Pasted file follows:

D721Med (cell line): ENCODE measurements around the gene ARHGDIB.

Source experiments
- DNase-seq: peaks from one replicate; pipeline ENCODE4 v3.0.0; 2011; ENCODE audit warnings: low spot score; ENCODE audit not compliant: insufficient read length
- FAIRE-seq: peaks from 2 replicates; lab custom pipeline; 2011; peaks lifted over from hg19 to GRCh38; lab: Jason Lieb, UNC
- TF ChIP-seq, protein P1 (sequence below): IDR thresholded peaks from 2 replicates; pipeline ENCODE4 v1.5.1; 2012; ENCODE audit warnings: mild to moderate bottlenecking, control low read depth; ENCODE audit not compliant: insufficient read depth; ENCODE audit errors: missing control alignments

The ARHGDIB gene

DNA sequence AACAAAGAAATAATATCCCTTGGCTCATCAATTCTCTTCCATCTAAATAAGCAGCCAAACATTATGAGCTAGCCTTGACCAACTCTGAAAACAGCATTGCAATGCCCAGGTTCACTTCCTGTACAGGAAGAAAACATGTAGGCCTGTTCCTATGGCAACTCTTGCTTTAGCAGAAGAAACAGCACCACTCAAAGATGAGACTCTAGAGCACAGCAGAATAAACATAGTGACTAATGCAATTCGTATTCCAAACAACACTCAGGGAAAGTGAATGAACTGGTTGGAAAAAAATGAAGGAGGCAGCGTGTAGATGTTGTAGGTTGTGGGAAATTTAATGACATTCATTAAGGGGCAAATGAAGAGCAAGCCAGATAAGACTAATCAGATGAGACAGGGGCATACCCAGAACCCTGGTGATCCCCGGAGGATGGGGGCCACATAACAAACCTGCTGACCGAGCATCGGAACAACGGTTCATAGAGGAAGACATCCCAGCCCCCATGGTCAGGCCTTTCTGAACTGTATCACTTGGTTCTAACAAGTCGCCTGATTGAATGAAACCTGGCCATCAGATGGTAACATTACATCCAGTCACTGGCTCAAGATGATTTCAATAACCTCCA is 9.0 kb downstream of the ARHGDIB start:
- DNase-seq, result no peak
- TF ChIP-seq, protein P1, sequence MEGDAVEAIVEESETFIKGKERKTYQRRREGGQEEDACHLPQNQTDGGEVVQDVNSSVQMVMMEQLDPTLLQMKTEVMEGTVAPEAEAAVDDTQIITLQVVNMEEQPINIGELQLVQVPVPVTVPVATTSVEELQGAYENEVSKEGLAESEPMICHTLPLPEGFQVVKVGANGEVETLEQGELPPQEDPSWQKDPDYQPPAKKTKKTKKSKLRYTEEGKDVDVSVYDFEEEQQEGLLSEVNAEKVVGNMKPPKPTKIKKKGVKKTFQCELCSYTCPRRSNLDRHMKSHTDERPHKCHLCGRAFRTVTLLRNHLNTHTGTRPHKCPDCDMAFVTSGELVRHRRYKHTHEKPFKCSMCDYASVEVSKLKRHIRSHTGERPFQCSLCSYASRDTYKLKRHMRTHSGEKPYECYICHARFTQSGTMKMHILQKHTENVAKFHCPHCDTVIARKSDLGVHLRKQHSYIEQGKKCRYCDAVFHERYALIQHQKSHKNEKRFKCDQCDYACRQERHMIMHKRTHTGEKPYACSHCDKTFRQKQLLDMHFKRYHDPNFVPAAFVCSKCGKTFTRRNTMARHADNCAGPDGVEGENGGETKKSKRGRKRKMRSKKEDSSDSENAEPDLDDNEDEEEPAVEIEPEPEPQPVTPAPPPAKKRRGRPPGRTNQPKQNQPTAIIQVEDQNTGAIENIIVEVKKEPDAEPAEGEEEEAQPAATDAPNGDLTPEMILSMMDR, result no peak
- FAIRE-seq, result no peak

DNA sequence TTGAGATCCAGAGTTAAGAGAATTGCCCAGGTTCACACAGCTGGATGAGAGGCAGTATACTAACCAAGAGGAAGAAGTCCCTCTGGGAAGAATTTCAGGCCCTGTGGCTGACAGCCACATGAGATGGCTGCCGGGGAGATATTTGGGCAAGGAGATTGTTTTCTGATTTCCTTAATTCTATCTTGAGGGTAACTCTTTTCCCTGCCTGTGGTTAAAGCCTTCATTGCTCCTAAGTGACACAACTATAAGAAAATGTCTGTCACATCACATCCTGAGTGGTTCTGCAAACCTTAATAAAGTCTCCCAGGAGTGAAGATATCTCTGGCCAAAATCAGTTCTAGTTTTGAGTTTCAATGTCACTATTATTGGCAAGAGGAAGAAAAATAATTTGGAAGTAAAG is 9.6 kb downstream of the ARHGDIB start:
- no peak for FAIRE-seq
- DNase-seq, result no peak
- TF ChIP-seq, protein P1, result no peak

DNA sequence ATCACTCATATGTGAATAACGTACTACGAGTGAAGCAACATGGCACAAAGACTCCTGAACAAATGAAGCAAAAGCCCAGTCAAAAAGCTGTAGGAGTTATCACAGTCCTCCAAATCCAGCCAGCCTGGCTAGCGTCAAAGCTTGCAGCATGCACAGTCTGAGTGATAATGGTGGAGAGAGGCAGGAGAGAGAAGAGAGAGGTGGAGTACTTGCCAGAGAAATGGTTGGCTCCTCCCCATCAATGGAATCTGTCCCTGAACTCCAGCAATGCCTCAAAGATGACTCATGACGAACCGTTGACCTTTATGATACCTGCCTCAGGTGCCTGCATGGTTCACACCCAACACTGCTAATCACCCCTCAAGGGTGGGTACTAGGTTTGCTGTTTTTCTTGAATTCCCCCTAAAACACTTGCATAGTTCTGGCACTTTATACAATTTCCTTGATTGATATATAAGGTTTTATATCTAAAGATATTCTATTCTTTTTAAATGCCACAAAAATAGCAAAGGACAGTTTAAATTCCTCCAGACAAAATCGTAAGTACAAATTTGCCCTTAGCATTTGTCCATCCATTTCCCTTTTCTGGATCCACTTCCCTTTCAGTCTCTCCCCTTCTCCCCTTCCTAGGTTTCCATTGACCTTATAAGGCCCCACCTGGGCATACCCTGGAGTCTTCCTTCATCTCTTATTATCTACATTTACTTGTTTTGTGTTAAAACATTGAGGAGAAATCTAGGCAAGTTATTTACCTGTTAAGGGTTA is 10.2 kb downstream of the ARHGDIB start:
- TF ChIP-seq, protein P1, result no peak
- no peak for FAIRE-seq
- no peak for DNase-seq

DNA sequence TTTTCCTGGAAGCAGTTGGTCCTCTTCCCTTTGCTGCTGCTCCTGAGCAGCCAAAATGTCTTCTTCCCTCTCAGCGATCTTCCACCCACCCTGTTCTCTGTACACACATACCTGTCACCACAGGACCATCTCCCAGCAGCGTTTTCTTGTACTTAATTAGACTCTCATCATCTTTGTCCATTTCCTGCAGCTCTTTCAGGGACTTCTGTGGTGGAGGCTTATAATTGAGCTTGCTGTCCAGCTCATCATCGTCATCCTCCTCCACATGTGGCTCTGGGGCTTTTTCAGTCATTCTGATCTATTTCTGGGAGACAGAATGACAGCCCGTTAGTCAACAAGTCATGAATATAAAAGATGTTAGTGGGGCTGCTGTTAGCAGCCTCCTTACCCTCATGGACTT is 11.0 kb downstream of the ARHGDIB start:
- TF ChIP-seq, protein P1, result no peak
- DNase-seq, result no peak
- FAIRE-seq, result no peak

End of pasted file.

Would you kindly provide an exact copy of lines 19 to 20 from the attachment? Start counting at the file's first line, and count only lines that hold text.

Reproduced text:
DNA sequence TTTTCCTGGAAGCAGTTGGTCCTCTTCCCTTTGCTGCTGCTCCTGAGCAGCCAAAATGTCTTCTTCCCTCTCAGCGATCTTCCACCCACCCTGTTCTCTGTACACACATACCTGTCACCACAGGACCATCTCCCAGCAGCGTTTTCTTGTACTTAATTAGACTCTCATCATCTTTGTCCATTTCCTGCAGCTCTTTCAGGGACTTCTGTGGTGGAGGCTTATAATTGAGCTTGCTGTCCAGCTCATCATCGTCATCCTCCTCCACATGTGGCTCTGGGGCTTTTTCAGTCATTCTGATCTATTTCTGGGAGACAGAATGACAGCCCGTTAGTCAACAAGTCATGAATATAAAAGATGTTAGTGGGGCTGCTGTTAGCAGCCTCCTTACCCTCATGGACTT is 11.0 kb downstream of the ARHGDIB start:
- TF ChIP-seq, protein P1, result no peak